Project Helps to Provide Care and Shelter for Animals in Israel
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Project Helps to Provide Care and Shelter for Animals in Israel

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There is a growing awareness in Israel of the “need to provide care and shelter for animals” in that country, according to Eytan Bentsur, Israel Consul General in Los Angeles, but Israelis need help from abroad to follow through with activities and projects to improve the animals’ situation.

Speaking recently with West Coast members of the Advisory Board of CHAI (Concern for Helping Animals in Israel), Bentsur pointed to Israelis’ increasing sensitivity to the problem of homeless and injured dogs, cats, horses, donkeys and mules in the streets.

Israelis are now starting to recognize the need to address this problem in the spirit of the Jewish principle of preventing “tsaar ba’alei chayyim,” the suffering of animals, he said.

Bentsur, who himself has two dogs, said that help is desperately needed from abroad to support spaying and neutering programs to decrease animal overpopulation, for shelters and veterinary care for homeless and injured animals; and for humane education in the school system, to ensure that the next generation deepens the commitment to animal welfare.


Rabbi Sidney Jacobs and Betty Jacobs, CHAI Board members who are also active in animal rights/welfare work in the U.S., explained to Bentsur that CHAI was established in 1984 to help improve existing shelters, create new shelters where none exist, provide veterinary medical equipment and supplies, and sponsor human education projects.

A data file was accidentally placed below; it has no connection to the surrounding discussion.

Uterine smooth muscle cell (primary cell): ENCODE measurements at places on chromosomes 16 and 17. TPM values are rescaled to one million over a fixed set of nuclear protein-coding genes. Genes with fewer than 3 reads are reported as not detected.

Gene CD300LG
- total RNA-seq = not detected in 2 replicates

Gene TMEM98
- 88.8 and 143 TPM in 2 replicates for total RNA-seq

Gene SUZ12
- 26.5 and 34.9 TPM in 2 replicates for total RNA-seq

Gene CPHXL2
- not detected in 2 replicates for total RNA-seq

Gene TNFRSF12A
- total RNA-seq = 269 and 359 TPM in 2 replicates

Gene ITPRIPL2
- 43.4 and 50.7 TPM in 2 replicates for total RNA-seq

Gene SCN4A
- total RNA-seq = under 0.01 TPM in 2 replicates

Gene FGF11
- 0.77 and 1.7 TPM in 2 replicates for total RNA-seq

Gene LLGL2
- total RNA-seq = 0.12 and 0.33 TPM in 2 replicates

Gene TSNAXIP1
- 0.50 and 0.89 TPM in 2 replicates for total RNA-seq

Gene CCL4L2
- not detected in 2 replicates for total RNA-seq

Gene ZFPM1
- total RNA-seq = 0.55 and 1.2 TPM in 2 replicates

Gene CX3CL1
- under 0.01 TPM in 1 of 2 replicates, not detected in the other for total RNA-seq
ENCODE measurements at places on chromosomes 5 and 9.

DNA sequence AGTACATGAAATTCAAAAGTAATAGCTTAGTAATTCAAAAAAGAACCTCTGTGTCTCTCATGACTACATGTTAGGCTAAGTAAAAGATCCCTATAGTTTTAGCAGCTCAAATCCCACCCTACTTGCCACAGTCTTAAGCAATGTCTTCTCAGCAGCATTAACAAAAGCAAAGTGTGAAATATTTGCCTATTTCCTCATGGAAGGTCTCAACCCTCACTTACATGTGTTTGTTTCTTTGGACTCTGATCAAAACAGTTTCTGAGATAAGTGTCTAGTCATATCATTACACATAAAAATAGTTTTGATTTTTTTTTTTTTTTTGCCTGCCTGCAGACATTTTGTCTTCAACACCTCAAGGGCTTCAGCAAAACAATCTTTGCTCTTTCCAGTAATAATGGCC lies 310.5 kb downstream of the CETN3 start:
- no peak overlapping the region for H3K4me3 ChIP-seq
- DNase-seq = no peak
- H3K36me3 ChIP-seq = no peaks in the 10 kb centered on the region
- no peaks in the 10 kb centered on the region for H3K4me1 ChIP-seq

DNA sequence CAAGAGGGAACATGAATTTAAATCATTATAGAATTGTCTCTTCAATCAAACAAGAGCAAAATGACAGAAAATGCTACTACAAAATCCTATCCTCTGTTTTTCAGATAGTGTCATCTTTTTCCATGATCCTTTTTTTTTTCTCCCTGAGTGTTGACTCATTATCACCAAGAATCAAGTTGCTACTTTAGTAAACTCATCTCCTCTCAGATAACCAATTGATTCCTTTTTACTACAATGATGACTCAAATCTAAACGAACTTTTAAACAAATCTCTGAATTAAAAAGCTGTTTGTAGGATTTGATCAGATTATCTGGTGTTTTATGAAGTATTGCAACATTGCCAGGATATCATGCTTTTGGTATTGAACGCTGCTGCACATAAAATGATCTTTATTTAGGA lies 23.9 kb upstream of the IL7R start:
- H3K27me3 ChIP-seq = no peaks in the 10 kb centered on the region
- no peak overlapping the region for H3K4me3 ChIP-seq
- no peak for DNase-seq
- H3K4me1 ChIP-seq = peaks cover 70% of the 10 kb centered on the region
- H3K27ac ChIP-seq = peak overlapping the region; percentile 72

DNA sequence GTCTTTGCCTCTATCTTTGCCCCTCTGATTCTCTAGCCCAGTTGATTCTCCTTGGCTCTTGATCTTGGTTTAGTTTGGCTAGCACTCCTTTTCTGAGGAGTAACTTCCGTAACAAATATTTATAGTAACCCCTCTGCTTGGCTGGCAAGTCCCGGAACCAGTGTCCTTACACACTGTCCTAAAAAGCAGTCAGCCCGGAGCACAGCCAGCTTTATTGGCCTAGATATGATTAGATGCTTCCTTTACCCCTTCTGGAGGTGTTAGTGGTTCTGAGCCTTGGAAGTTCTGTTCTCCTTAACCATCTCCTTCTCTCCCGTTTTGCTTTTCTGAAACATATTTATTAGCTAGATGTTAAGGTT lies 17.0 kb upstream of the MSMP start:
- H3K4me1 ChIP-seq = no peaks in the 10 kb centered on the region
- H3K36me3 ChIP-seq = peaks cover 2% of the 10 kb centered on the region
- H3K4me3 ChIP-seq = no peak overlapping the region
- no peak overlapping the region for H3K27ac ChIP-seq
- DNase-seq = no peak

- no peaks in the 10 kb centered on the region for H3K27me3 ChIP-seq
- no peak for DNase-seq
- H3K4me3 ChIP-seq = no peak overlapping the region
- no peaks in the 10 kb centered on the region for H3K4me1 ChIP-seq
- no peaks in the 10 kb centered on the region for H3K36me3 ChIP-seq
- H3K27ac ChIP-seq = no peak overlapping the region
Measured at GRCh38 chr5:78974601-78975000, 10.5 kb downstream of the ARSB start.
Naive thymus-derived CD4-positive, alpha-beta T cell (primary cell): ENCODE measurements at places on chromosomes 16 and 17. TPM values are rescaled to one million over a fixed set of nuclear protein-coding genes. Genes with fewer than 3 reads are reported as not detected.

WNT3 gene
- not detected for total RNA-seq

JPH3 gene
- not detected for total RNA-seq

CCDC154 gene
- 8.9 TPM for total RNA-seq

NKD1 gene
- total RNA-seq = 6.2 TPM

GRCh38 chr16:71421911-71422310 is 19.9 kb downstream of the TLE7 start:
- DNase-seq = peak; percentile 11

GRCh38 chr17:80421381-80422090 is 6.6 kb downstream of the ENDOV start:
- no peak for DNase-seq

CHAI, at POB 3341, Alexandria, VA 22302, includes on its Advisory Board, in addition to Sidney and Betty Jacobs, Nobel Prize-winning author Isaac Bashevis Singer; Rep. Tom Lantos (D. Calif.) and Annette Lantos, both long active in causes on behalf of animals; and Israeli SPCA (Society for the Prevention of Cruelty to Animals) Directors Joan Comay (Jerusalem) and Hilda Friedstein (Tel Aviv).

Since its founding, Rabbi Jacobs said, CHAI has carried out several important projects in pursuit of its overall goals. Last year, CHAI sponsored a Humane Education contest in the public schools to award pupils who performed outstanding acts of kindness to animals or who wrote outstanding essays about humane attitudes towards animals.

CHAI, added Betty Jacobs, has also initiated a campaign to increase public understanding of spaying and neutering, not yet widely understood or practiced in Israel.

It has provided Israeli shelters with funds to improve their facilities, such as putting a roof on the new shelter in Raanana, an autoclave (machine to sterilize veterinary instruments and drapes) for the Jerusalem SPCA, and funds for humane drugs to replace the strychnine poison used in municipal pounds.

It is also raising money for a Humane Education Center at the Tel Aviv Jaffa SPCA’s new site, where the shelter will soon be relocated.

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